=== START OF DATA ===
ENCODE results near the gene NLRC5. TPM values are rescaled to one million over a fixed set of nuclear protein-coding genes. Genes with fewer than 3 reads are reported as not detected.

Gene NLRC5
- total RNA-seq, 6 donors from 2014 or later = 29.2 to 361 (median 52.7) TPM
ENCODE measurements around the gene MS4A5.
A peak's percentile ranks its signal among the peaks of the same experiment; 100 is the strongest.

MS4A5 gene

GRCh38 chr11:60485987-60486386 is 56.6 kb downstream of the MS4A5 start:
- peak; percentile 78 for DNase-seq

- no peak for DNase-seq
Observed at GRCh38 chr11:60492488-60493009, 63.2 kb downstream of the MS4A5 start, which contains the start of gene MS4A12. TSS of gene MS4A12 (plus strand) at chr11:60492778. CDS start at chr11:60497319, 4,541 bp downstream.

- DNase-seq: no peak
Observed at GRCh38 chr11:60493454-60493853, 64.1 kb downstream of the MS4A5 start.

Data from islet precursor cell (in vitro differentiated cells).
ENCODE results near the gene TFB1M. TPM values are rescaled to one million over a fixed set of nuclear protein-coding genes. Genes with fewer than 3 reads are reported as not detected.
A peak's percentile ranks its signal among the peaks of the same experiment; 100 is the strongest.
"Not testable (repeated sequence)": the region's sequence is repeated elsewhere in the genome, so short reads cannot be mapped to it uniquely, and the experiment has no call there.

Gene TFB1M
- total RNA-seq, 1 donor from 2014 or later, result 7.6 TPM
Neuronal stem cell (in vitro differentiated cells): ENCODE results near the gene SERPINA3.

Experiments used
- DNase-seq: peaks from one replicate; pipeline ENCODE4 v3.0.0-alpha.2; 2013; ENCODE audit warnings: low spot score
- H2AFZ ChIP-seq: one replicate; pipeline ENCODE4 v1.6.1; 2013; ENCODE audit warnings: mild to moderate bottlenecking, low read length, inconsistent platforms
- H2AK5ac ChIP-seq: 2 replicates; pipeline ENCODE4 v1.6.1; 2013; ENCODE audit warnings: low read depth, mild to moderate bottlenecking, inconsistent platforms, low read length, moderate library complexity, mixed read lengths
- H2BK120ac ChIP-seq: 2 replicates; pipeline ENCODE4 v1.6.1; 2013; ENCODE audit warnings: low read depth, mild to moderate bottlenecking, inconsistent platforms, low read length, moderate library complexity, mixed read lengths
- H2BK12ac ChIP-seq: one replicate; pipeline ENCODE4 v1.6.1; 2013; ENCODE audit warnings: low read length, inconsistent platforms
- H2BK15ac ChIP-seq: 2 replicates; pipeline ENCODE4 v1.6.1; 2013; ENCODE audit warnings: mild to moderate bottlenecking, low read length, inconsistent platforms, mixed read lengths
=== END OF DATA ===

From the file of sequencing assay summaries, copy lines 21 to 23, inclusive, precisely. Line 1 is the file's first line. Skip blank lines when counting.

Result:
- DNase-seq: peaks from one replicate; pipeline ENCODE4 v3.0.0-alpha.2; 2013; ENCODE audit warnings: low spot score
- H2AFZ ChIP-seq: one replicate; pipeline ENCODE4 v1.6.1; 2013; ENCODE audit warnings: mild to moderate bottlenecking, low read length, inconsistent platforms
- H2AK5ac ChIP-seq: 2 replicates; pipeline ENCODE4 v1.6.1; 2013; ENCODE audit warnings: low read depth, mild to moderate bottlenecking, inconsistent platforms, low read length, moderate library complexity, mixed read lengths